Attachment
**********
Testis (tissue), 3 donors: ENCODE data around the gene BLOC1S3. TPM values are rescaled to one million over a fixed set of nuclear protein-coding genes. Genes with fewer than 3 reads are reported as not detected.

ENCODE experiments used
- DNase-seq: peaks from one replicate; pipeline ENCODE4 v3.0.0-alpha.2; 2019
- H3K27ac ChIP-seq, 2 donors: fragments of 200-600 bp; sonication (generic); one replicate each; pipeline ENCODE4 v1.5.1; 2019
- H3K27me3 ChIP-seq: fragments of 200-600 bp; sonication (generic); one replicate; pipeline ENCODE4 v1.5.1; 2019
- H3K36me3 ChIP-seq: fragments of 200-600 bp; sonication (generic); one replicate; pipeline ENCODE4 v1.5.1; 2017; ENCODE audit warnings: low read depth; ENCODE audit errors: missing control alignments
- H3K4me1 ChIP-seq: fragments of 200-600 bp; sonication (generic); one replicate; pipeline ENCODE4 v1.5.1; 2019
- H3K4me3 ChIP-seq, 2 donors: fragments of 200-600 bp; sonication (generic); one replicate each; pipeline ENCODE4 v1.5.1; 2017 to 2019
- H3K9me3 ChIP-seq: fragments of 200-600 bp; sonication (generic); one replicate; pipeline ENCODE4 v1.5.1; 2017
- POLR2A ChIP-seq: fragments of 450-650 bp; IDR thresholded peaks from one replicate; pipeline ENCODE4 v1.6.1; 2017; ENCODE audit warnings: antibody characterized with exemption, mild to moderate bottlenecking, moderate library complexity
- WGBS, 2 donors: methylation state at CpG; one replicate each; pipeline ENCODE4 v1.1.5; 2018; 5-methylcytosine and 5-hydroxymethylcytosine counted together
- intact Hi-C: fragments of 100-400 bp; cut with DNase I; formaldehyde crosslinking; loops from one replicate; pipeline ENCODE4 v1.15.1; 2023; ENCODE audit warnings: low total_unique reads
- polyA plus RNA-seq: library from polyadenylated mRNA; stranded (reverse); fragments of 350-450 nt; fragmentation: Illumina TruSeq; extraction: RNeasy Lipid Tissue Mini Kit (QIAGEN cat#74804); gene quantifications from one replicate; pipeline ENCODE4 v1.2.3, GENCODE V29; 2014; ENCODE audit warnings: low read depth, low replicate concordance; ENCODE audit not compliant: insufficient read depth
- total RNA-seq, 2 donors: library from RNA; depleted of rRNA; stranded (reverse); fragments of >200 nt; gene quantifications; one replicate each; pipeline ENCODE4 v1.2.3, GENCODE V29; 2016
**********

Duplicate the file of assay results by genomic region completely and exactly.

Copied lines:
Testis (tissue), 3 donors: ENCODE data around the gene BLOC1S3. TPM values are rescaled to one million over a fixed set of nuclear protein-coding genes. Genes with fewer than 3 reads are reported as not detected.

ENCODE experiments used
- DNase-seq: peaks from one replicate; pipeline ENCODE4 v3.0.0-alpha.2; 2019
- H3K27ac ChIP-seq, 2 donors: fragments of 200-600 bp; sonication (generic); one replicate each; pipeline ENCODE4 v1.5.1; 2019
- H3K27me3 ChIP-seq: fragments of 200-600 bp; sonication (generic); one replicate; pipeline ENCODE4 v1.5.1; 2019
- H3K36me3 ChIP-seq: fragments of 200-600 bp; sonication (generic); one replicate; pipeline ENCODE4 v1.5.1; 2017; ENCODE audit warnings: low read depth; ENCODE audit errors: missing control alignments
- H3K4me1 ChIP-seq: fragments of 200-600 bp; sonication (generic); one replicate; pipeline ENCODE4 v1.5.1; 2019
- H3K4me3 ChIP-seq, 2 donors: fragments of 200-600 bp; sonication (generic); one replicate each; pipeline ENCODE4 v1.5.1; 2017 to 2019
- H3K9me3 ChIP-seq: fragments of 200-600 bp; sonication (generic); one replicate; pipeline ENCODE4 v1.5.1; 2017
- POLR2A ChIP-seq: fragments of 450-650 bp; IDR thresholded peaks from one replicate; pipeline ENCODE4 v1.6.1; 2017; ENCODE audit warnings: antibody characterized with exemption, mild to moderate bottlenecking, moderate library complexity
- WGBS, 2 donors: methylation state at CpG; one replicate each; pipeline ENCODE4 v1.1.5; 2018; 5-methylcytosine and 5-hydroxymethylcytosine counted together
- intact Hi-C: fragments of 100-400 bp; cut with DNase I; formaldehyde crosslinking; loops from one replicate; pipeline ENCODE4 v1.15.1; 2023; ENCODE audit warnings: low total_unique reads
- polyA plus RNA-seq: library from polyadenylated mRNA; stranded (reverse); fragments of 350-450 nt; fragmentation: Illumina TruSeq; extraction: RNeasy Lipid Tissue Mini Kit (QIAGEN cat#74804); gene quantifications from one replicate; pipeline ENCODE4 v1.2.3, GENCODE V29; 2014; ENCODE audit warnings: low read depth, low replicate concordance; ENCODE audit not compliant: insufficient read depth
- total RNA-seq, 2 donors: library from RNA; depleted of rRNA; stranded (reverse); fragments of >200 nt; gene quantifications; one replicate each; pipeline ENCODE4 v1.2.3, GENCODE V29; 2016